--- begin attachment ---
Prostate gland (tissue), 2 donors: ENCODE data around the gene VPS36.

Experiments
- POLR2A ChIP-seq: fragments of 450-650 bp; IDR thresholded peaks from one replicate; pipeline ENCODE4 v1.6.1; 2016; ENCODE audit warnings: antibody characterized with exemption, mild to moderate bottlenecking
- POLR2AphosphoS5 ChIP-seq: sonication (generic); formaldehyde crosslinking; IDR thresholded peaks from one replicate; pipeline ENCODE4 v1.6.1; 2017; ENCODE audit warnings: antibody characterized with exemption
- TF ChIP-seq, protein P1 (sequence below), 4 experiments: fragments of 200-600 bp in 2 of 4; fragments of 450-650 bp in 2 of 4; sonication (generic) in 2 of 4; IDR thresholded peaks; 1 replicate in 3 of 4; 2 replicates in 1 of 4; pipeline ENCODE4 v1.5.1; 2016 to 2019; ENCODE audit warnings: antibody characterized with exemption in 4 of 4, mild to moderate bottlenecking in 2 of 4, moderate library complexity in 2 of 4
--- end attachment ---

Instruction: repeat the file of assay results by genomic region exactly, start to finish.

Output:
Prostate gland (tissue), 2 donors: ENCODE data around the gene VPS36.

Experiments
- POLR2A ChIP-seq: fragments of 450-650 bp; IDR thresholded peaks from one replicate; pipeline ENCODE4 v1.6.1; 2016; ENCODE audit warnings: antibody characterized with exemption, mild to moderate bottlenecking
- POLR2AphosphoS5 ChIP-seq: sonication (generic); formaldehyde crosslinking; IDR thresholded peaks from one replicate; pipeline ENCODE4 v1.6.1; 2017; ENCODE audit warnings: antibody characterized with exemption
- TF ChIP-seq, protein P1 (sequence below), 4 experiments: fragments of 200-600 bp in 2 of 4; fragments of 450-650 bp in 2 of 4; sonication (generic) in 2 of 4; IDR thresholded peaks; 1 replicate in 3 of 4; 2 replicates in 1 of 4; pipeline ENCODE4 v1.5.1; 2016 to 2019; ENCODE audit warnings: antibody characterized with exemption in 4 of 4, mild to moderate bottlenecking in 2 of 4, moderate library complexity in 2 of 4